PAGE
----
Bom in Winnipeg in 1910, Joe Dreman is a chess legend in Manitoba as a dean, patron, and champion of Manitoba chess.
His achievements as a player of chess is impressive, with Manitoba Championships (1935, 1936), four City Championships (1944, 1946, 1947, and 1950), and two Winnipeg Jewish Chess Championships (1935 and 1936) to his credit.
to see more – https://mbchesshof.org/i-joe-dreman/
10-time North-West Champion – the North-West Championship was the forerunner of the Manitoba Championship, and was contested from 1897 to 1930.
R.J. Spencer won 10 times – 1897, 1902, 1906, 1919-1922, 1924, 1930.
Read more at
The first Manitoba – Minnesota Match commenced on May 25, 1935. The most recent version of the match was held on-line on May 24, 2020. This is the latest in a series of different formats in which the match has been held over the years. Our dedicated page (a work in progress) on the history of the match is here.
May 2020 marks one hundred and forty-five years since the birth of Canon Henry L. C. Roy. Abe Yanofsky wrote in his 100 Years of Chess in Canada in 1967 that he regarded Roy as one of the four most important organizers of the previous thirty years. Please enjoy Stephen Wright’s biographical article.
In the Winnipeg Tribune of March 2, 1906, it was reported that Magnus Smith ‘resigned’ the championship of the Northwest Chess association and the associated Fraser Cup, and that a new tournament would commence. That tournament was won by R.J. Spencer. The list of Northwest / Manitoba Closed champions is almost complete https://mbchesshof.org/champions/; if the reader is able to supply any information regarding the gaps, please contact firstname.lastname@example.org.
The 1974 Batsford Chess Yearbook (published in 1975) has a few Manitobans listed in tournament results pages.
For the Canadian Open, we see results for 23. John Burstow, 26. Cecil Rosner, 27. Neil Kirton, 169 Scott Cleghorn.
(The seemingly random listing of players after Kirton is odd).
The 1974 Pan-American Championship lists Irwin Lipnowski.
Cecil Rosner wrote in the Winnipeg Free Press, February 22,2020″
Winnipeg’s Jewish community has played a critical role in the development of chess in this city, and that legacy will be celebrated next month at a special meeting organized by the Jewish Heritage Centre of Western Canada.
The centre is holding a meeting on March 15 at 2 p.m. to mark the occasion of the centenary of the Winnipeg Jewish Chess Club and 20 years since the death of Winnipeg grandmaster Abe Yanofsky.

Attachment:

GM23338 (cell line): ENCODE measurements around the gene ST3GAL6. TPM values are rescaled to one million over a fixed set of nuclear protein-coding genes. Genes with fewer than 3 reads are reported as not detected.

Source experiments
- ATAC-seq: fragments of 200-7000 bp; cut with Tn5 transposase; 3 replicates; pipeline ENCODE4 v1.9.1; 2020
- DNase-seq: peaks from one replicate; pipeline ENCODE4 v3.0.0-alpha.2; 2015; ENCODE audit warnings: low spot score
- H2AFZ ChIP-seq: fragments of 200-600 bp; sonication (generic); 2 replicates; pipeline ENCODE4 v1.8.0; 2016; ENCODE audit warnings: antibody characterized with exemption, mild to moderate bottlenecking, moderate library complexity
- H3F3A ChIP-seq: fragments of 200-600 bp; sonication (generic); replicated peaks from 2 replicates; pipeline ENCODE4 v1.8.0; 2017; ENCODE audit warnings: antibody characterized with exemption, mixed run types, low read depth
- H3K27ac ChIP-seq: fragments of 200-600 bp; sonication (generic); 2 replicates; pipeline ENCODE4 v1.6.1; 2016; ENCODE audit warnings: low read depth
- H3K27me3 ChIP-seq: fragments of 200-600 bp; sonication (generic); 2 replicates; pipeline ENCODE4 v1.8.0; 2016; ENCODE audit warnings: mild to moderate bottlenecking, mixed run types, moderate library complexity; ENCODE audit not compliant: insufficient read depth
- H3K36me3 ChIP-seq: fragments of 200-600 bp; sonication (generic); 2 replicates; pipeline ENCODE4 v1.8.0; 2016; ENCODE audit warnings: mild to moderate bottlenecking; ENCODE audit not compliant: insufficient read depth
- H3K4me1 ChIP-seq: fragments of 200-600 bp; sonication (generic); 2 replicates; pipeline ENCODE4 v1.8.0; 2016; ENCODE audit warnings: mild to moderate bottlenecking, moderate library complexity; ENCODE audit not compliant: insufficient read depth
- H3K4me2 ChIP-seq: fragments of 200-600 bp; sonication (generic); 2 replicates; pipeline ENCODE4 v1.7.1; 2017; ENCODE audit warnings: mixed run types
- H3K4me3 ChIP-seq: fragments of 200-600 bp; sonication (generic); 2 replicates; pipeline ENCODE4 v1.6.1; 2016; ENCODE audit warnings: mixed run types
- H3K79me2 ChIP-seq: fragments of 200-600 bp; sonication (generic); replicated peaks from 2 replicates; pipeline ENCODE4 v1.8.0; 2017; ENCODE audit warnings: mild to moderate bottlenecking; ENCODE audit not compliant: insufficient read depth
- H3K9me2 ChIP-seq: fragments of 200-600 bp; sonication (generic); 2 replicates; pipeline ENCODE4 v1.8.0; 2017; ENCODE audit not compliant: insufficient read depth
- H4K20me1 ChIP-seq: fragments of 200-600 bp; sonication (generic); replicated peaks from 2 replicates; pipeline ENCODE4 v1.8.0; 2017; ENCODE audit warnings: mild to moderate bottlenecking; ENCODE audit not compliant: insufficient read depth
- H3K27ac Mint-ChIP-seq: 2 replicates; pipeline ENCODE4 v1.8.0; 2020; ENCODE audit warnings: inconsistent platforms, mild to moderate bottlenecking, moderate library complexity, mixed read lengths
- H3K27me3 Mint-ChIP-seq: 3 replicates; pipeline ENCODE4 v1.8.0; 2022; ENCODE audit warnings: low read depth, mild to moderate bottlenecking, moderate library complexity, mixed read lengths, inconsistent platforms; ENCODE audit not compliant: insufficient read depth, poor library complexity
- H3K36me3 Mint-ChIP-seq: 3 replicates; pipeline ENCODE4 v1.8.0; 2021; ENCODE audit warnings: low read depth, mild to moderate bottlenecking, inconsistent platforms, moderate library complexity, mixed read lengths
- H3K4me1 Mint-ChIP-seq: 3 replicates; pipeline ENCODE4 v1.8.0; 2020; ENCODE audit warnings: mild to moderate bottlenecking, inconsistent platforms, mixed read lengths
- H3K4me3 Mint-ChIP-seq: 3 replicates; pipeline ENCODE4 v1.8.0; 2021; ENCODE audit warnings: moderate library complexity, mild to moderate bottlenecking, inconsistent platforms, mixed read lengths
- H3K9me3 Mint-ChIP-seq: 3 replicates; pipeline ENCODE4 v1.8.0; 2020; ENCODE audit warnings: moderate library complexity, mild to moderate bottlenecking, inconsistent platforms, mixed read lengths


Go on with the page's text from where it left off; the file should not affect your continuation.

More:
Although organized chess activity in Manitoba dates back to the 19th century, it wasn’t until 1919 that the Jewish community created its own club to foster tournament play and encourage participation in the community. Over the next few decades the club produced many of the city’s strongest players.
Foremost among them was Yanofsky, who was born in 1925 and came to Manitoba when he was eight months old. Yanofsky learned the game at the age of eight, and it was quickly apparent he was a child prodigy. Before long he was the top player in the province and competing in national championships.
In fact, Yanofsky broke into the international arena at the age of 14 when he represented Canada at the Chess Olympiad in Buenos Aires. Playing second board for the Canadian side, he amazed many of the world’s top players with his confident and impressive play.
All the while, the Jewish club carried on in different locations throughout the city’s north end. In later years, it effectively merged with the Winnipeg chess club to become the present-day Manitoba Chess Association.
My own first experiences with organized tournaments were at a clubhouse in the basement of the Hebrew Sick Benefit Association building on Selkirk Avenue near Main Street. Many of the old-time regulars of the Jewish club were mainstays there, and they preserved the unique character of the club.
Yanofsky went on to win the Canadian championship a record eight times, and he also continued to represent Canada every two years at Olympiads around the world. Even though his full-time career was as a lawyer and civic politician, his chess-playing abilities never radically diminished.
He was the first player in Canada, and indeed in the entire British Commonwealth, to earn the coveted international grandmaster title.
He retired from active play soon after taking a final crack at a Canadian championship in his early 60s. Yanofsky died in March, 2000 at the age of 74.
Next month’s meeting will be held in the multipurpose room of the Asper Centre at 123 Doncaster St. I will give a presentation about the history of the Jewish club, and longtime Winnipeg master Irwin Lipnowski will also be providing reflections on the club.
As well, Irwin will be conducting a simultaneous exhibition following the presentations. There will also be some memorabilia and artifacts on display from the Yanofsky collection at the City of Winnipeg archives.
For further information on the event, contact Stan Carbone (204) 477-7467 or email@example.com.
MCA is naming the 2020 February TNT in honour of Agnar Rae Magnusson, a former Manitoba Champion. He also had a remarkable record in simultaneous exhbitions against visiting masters. He was a life-long educator.
More on Mr. Magnusson here. https://mbchesshof.org/agnar-rae-magnusson/
MCA is naming the 2020 January TNT in honour of Percy Chiswell. Perhaps not a readily recognizable name to current players, but he was a important figure in Manitoba chess in the period from 1920 to 1945.
More on Mr. Chiswell here.
Please check the links under this heading for our categorized Virtual Museum